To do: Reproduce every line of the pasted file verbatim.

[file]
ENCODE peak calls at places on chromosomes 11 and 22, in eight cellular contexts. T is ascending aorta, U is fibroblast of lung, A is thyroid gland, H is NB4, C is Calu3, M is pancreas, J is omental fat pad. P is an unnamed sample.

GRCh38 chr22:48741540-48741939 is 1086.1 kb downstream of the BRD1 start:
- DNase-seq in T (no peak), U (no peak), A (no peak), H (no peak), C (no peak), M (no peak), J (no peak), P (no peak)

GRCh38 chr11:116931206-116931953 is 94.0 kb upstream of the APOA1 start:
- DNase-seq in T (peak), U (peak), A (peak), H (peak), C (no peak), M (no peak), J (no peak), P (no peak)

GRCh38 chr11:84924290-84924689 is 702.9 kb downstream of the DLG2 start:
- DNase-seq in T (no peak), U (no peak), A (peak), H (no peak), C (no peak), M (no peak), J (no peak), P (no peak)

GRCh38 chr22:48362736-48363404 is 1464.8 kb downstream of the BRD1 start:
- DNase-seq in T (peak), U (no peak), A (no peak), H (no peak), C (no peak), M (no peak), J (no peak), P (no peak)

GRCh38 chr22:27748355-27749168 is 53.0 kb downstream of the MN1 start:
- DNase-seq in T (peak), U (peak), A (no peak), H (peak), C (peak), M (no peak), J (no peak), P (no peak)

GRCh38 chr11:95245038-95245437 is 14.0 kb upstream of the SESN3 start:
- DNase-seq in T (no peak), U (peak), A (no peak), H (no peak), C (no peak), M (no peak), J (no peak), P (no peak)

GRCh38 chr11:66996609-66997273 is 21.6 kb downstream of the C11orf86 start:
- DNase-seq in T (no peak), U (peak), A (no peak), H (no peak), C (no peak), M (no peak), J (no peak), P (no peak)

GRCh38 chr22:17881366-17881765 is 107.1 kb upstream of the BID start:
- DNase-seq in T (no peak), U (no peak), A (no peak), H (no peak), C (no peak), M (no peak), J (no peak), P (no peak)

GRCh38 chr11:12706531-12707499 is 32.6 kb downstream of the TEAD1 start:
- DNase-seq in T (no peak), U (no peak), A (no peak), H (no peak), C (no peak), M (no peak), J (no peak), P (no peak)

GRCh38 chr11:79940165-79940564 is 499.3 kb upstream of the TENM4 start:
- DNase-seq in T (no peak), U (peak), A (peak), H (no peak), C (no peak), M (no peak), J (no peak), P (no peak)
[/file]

ENCODE peak calls at places on chromosomes 11 and 22, in eight cellular contexts. T is ascending aorta, U is fibroblast of lung, A is thyroid gland, H is NB4, C is Calu3, M is pancreas, J is omental fat pad. P is an unnamed sample.

GRCh38 chr22:48741540-48741939 is 1086.1 kb downstream of the BRD1 start:
- DNase-seq in T (no peak), U (no peak), A (no peak), H (no peak), C (no peak), M (no peak), J (no peak), P (no peak)

GRCh38 chr11:116931206-116931953 is 94.0 kb upstream of the APOA1 start:
- DNase-seq in T (peak), U (peak), A (peak), H (peak), C (no peak), M (no peak), J (no peak), P (no peak)

GRCh38 chr11:84924290-84924689 is 702.9 kb downstream of the DLG2 start:
- DNase-seq in T (no peak), U (no peak), A (peak), H (no peak), C (no peak), M (no peak), J (no peak), P (no peak)

GRCh38 chr22:48362736-48363404 is 1464.8 kb downstream of the BRD1 start:
- DNase-seq in T (peak), U (no peak), A (no peak), H (no peak), C (no peak), M (no peak), J (no peak), P (no peak)

GRCh38 chr22:27748355-27749168 is 53.0 kb downstream of the MN1 start:
- DNase-seq in T (peak), U (peak), A (no peak), H (peak), C (peak), M (no peak), J (no peak), P (no peak)

GRCh38 chr11:95245038-95245437 is 14.0 kb upstream of the SESN3 start:
- DNase-seq in T (no peak), U (peak), A (no peak), H (no peak), C (no peak), M (no peak), J (no peak), P (no peak)

GRCh38 chr11:66996609-66997273 is 21.6 kb downstream of the C11orf86 start:
- DNase-seq in T (no peak), U (peak), A (no peak), H (no peak), C (no peak), M (no peak), J (no peak), P (no peak)

GRCh38 chr22:17881366-17881765 is 107.1 kb upstream of the BID start:
- DNase-seq in T (no peak), U (no peak), A (no peak), H (no peak), C (no peak), M (no peak), J (no peak), P (no peak)

GRCh38 chr11:12706531-12707499 is 32.6 kb downstream of the TEAD1 start:
- DNase-seq in T (no peak), U (no peak), A (no peak), H (no peak), C (no peak), M (no peak), J (no peak), P (no peak)

GRCh38 chr11:79940165-79940564 is 499.3 kb upstream of the TENM4 start:
- DNase-seq in T (no peak), U (peak), A (peak), H (no peak), C (no peak), M (no peak), J (no peak), P (no peak)